29 June 2011

First produce from the Polytunnel!

Just over a couple of weeks after putting the tunnel up it's beginning to pay dividends. The first harvests today were one cucumber (Miniature White - OK it's only a couple of inches long, but the clue's in the name!) and three gherkins (one Paris Pickling and one Bimbostar, and one unlabeled but it's one of those two! Fortunately Mrs D is a big fan of pickled cucumbers and gherkins, so if anyone has a recipe feel free to share ;>)

Paris Pickling

Miniature White
Elsewhere in the tunnel...

First Hungarian Hot Wax chilli forming

First tomato - Costolutu Fiorentino

Is that a decent cage for the brassicas I see?

Yes, I believe it is! For the first time ever I've finally built a cage that is tall enough, pinned down all the way around it and leave room for me to get in and out of it. It is now full of Flower Sprouts and Purple Sprouting Broccoli - although quite which is which is a bit of a mystery due to a bit of a labelling mix up. There's still room at the side of the cage for a few Brussels plants I've got to go in as well.

Harvest Time!
Despite my ongoing battles with the mice, I think I'm getting more than they are at last and am hoping to make some jam from them too. The potatoes (Charlottes) are coming thick and fast, as are the salad leaves (beetroot, Little Gem and Romaine Ballon - I'm just picking off the young leaves rather than picking the whole lettuce, which is a tactic that is working really well). Not getting the variety I'd like but I've got a lot more mixed salad leaves on the go and a couple more types of lettuce, but it'll be a couple of weeks before I start getting anything from them. Finally getting a few broad beans from plot no 2 (always a week or two ahead) but the plants on plot no 1 are looking much healthier with no signs of black fly yet or mouse attacks:

And it won't be long before we're having our first courgettes:

No I know this can be a emotive issue, no names mentioned but you know who you are ;>) I however do like to find some room to grow some flowers for a number of reasons: firstly they can't help to attract the pollinators and secondly I can pick them and take them home for the wife, saving me money at the florist and scoring me brownie points to make up for her being locked out whilst I was down on the allotment!

Foxgloves up on plot no 2

Cornflowers just beginning to come out on plot no 2. I have since picked a few to bring home and they do look stunning and went down very well.

More foxgloves and some carnations (hopefully ready soon) down on plot no 1
Finally, up in the pond (aka bath at the top of the plot) a frog was basking in the sun. Do frogs bask in the sun?

Oh and I've finally updated some of my blog links on the right hand side - apologies to many of you I've only just got round to adding a link to.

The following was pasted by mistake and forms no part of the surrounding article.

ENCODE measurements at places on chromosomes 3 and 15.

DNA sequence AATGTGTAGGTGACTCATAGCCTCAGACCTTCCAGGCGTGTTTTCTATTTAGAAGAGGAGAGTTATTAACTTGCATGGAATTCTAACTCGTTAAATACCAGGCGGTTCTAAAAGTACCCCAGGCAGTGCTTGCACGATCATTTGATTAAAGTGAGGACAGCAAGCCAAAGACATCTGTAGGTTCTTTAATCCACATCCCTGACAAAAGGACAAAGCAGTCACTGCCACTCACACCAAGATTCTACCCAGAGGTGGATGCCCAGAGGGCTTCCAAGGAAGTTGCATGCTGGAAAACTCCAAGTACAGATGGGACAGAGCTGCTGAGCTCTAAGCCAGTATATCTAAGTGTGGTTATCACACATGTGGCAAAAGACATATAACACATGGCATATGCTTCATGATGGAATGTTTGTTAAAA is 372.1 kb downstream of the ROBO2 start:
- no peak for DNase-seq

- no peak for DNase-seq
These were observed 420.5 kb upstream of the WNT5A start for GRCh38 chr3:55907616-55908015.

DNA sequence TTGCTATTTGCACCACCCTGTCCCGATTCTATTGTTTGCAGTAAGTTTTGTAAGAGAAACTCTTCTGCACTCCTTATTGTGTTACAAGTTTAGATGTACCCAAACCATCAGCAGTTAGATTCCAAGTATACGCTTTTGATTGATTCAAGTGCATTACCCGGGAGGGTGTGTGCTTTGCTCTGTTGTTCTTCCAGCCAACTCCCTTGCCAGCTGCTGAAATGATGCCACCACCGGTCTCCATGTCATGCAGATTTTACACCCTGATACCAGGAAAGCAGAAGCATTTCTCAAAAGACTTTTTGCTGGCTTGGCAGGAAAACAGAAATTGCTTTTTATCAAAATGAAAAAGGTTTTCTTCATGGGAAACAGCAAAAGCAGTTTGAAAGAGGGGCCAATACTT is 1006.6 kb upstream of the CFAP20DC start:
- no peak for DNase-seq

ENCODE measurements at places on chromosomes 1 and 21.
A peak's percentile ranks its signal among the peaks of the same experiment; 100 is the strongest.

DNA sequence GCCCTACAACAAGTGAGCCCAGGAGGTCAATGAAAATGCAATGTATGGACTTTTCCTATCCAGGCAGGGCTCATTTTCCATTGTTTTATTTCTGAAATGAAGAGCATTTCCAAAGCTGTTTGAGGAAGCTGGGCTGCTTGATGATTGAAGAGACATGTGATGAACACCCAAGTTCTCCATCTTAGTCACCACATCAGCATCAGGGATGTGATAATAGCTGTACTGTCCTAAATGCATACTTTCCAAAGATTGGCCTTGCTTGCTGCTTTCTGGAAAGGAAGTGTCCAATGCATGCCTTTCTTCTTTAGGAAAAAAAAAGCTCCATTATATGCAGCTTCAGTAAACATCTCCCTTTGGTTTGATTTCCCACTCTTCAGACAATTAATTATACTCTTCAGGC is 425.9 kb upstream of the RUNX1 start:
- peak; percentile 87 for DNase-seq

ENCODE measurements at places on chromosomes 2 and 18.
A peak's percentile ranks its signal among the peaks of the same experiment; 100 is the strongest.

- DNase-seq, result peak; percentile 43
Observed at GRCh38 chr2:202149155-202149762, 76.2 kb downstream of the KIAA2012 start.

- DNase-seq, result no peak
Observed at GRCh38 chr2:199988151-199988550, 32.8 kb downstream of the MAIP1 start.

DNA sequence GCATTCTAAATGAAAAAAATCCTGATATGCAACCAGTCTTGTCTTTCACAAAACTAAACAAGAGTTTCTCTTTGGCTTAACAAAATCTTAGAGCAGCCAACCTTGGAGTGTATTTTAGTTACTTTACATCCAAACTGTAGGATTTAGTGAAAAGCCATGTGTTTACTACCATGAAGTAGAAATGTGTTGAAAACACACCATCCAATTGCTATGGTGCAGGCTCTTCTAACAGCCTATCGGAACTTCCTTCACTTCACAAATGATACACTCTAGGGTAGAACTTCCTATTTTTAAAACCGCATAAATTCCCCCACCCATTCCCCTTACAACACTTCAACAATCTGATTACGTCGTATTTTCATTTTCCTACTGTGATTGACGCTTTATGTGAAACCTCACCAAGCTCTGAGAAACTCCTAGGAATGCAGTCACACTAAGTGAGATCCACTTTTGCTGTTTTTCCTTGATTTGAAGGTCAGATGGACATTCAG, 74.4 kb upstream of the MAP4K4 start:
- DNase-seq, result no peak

16 June 2011

So, what's in the tunnel?

It's surprising how big it is in there, but fortunately I was prepared and grew a few (!) plants in advance. Because it's next to the old tree and there are 'issues' with roots at the top end, I've decided to mainly grow things in pots for now. And because I'm not sure whereabouts in the tunnel I want to grow them, I'm supporting them with canes. I know, I know, it's asking for trouble but I have got plastic bottles or pots on them.

So after potting a dozen French marigolds (from the local garden centre) to attract pollinators and deter nasty things like aphids, the following are currently in the tunnel:

Gigante Liscio x 2
Costolutu Fiorentino x 11
Roma x 7
Garden Pearl x 4
Japanese Black Truffle x 4
Chocolate Cherry x 6

Some of these are bigger than others though and probably only half of them are in there final (cannabis!) plant pots - for anyone worried about the cannabis connection, see the previous post!

Ring of Fire x 5
Hungarian Hot Wax x 5
Jalapeno x 4
Padron x 3
Cayenne x 3
Unknown/unlabelled x 7

I bought a couple of different ones from the school garden open day, only I can't remember what they were and the others are a result of my poor labelling! Could have sworn I'd sown some Joe's Long earlier in the year though...

Miniature White x 3
Bimbostar x 1
Paris Pickling x 1
Unknown x 1 (but it's going to be one of the above!)

and I planted a couple of pots of basil. Now when I was there this morning the camera gave up on me, but fortunately I went back later in the evening accompanied by my assistant keen to see the new polytunnel:

But it's difficult to capture everything with the lens I have in there, but despite having 70+ plants in there, it's in no way crowded.

Other jobs today...
I'm fighting a battle with squirrels or mice to get the few strawberries that have been ready so far, but I managed to get a couple first thing this morning.

Watered the polytunnel.

Made a frame for the cucumbers/gherkins to grow up.

Planted on some tomatoes and chillies, and the marigolds.